Read More: A Whole Registry of Financial Professionals – Paladin Registry Review 

The First Date

After you’ve done your research in advance and possibly discussed your financial planning needs via phone and email with a select number of finalists, it’s time to meet in person. Financial planners should offer a free initial consultation. Use this as an opportunity to interview the planner, asking about their code of ethics, fiduciary responsibility, compensation sources, experience, and financial philosophy. You’ll have the chance to describe your situation and determine how well the planner listens and understands your unique circumstances.

The first date with your financial planner is a complicated interaction, and you may benefit from not immediately entering a relationship from the first planner you meet with. When getting ready to involve someone else with your finances, it helps to take the process slowly.

There is more that goes into this initial meeting, and that will be the topic of a future article.

Article comments

Anonymous says:

It is important to follow your gut feeling with this relationship. If the two parties do not mesh well together it could be a very long brutal relationship. It is important to both be on the same page especially when personal finances are involved.

Anonymous says:

“personal recommendation” is the most affecting for me in choosing the right financial Planner. in Asia it is the most trusted way.

Anonymous says:

I’d agree with the above commenters. No form of advice is free of all conflicts, but fee-only is the most conflict free model around.

I’d also mention that while LinkedIn is a great resource to take a first look at an advisor, don’t be concerned if the advisor has no recommendations on their profile. The SEC prohibits testimonials for advisors, and the compliance community is still unsure of whether LinkedIn recommendations would include testimonials so the advisors I know just turn off that portion of the site.

Anonymous says:

I would also recommend going the fee only route. You don’t want to pay commissions, it places the planner’s priorities in the wrong place. Fee only ensures that they are working for you, not for the commission.

Anonymous says:

FYI LinkedIn may not tell you much about planners/advisors. Regulations prohibit them from using “testimonials” so depending on how the planner is registered/regulated LinkedIn recommendations are a no-no. In addition, planners may not be allowed to say much of anything on a social networking site — just who they are and the phone number to call. And blogs… that’s like playing with fire, again depending how the planner is regulated/affiliated.

Everything a planner says may have to be approved by legal counsel before publishing it online, and legal folks are increasingly conservative… especially since dot-bomb and subsequent backlashes, and since SEC/regulators still haven’t given much guidance on how to handle social networking and blogs.

Anonymous says:

Thanks for the informative article, Flexo. I have always wanted to explore the option of hiring a financial advisor and this series will help me look in the right direction.

Anonymous says:

The first date is what will make it for me. Do they try to sell me, or do I feel like they are really looking out for my best interested. Do they listen, or do I struggle with getting them to understand my perspective?

Anonymous says:

very good article flexo, I’ll be using this info when the time comes for me to select a financial adviser.

Anonymous says:

What an informative article. I had never heard of the Form ADV, but I have taken note. A lot of us who are computer oriented want to do our plan ourselves, but maybe we should consider a pro. Thanks for the guide.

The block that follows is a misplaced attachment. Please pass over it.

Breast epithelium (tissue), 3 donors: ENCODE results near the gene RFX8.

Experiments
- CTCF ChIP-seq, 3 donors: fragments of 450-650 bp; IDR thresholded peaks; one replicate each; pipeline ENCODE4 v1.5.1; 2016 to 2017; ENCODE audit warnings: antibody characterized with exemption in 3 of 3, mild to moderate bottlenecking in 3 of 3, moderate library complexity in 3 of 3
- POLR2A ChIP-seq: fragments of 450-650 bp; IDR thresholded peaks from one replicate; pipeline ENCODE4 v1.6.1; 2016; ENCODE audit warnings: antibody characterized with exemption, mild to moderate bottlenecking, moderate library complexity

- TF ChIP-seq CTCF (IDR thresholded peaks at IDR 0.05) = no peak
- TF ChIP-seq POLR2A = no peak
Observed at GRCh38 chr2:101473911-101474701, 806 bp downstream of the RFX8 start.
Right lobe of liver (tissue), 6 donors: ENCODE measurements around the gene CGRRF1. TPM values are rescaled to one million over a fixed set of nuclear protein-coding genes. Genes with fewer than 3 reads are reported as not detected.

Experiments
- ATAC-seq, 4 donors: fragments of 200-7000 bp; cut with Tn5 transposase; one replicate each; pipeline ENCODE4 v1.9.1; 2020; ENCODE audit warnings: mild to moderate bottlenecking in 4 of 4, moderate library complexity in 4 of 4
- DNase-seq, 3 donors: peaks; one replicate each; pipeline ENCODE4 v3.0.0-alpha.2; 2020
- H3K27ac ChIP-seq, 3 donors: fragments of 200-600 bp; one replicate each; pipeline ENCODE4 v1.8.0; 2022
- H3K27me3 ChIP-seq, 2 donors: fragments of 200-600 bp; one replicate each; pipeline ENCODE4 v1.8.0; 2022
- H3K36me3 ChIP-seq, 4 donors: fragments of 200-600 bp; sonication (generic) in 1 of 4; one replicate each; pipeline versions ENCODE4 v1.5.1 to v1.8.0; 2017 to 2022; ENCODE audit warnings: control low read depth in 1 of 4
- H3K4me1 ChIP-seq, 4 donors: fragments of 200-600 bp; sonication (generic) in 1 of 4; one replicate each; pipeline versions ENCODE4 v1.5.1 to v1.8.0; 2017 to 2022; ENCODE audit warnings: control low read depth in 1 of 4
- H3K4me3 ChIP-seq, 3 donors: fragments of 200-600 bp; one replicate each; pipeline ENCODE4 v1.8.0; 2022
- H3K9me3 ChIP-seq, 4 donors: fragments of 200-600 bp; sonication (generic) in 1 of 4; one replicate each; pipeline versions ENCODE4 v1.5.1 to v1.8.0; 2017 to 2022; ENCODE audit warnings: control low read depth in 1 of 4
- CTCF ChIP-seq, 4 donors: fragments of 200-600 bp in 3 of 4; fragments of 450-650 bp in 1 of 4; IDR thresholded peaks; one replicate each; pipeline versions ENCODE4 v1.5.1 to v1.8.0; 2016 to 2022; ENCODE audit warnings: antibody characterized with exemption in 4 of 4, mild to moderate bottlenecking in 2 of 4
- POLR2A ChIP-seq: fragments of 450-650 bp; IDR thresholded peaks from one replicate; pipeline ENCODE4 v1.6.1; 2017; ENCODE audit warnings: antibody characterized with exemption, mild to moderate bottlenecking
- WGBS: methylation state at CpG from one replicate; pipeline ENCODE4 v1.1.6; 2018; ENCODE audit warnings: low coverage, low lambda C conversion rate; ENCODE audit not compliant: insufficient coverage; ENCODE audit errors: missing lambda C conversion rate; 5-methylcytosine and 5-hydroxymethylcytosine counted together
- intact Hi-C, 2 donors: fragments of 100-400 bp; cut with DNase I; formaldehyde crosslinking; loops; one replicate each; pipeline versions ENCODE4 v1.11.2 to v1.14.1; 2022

Anonymous says:

Interesting comment about checking LinkedIn profiles. Do many people here refer to that as part of their initial background check whether for their financial planner, lawyer, accountant, dentist? I have personally avoided any invites to create a LinkedIn account (not popular in my field).

Anonymous says:

Good post. My completely biased comment would be to encourage your readers to work with a fee-only financial planner. They can find a fee-only member of NAPFA in their area here. Full disclosure, I am a NAPFA member.

Anonymous says:

Being a financial planner, can you share any generalities about the compensation and services offered by fee-only and commission-only planners? i.e. do most planners make equal coin regardless of how they make their money? are there products you can’t offer because you’re fee only?

I ask because a good friend of mine who’s advice I trust (disclosure: i’m not one of his clients) argues that he is able to offer more better service because some products are only offered “by commission”. So since he has to make money somehow, and since he would have to refer out for those products, he charges either fee-only or commission depending upon the client’s situation.

Anonymous says:

Certainly there are some good planners who are compensated by commission, but in general I view this arrangement as a potential conflict of interest. I’ve written several posts on this subject. link 1 and link 2 and link 3

Advisor compensation no matter what the model varies. Commissioned advice seems like it is as much about selling as anything else. BTW I would classify your friend’s model as fee-based. Fee-only is fee-only, period no exceptions. If you take commissions or accept compensation from a financial product provider you are not fee-only and, in my opinion, your advice can be tainted by this compensation.

Anonymous says:

If you were to use a fee-only planner, how would you purchase financial products and avoid paying a commission charge so that you are not, “paying twice”?

Also a red-flag I have found that many advisors/ planners “author” books and publications that are simply reprints of material produced by a marketing company with the paying customers names in the by line with nothing but a few lines of their own.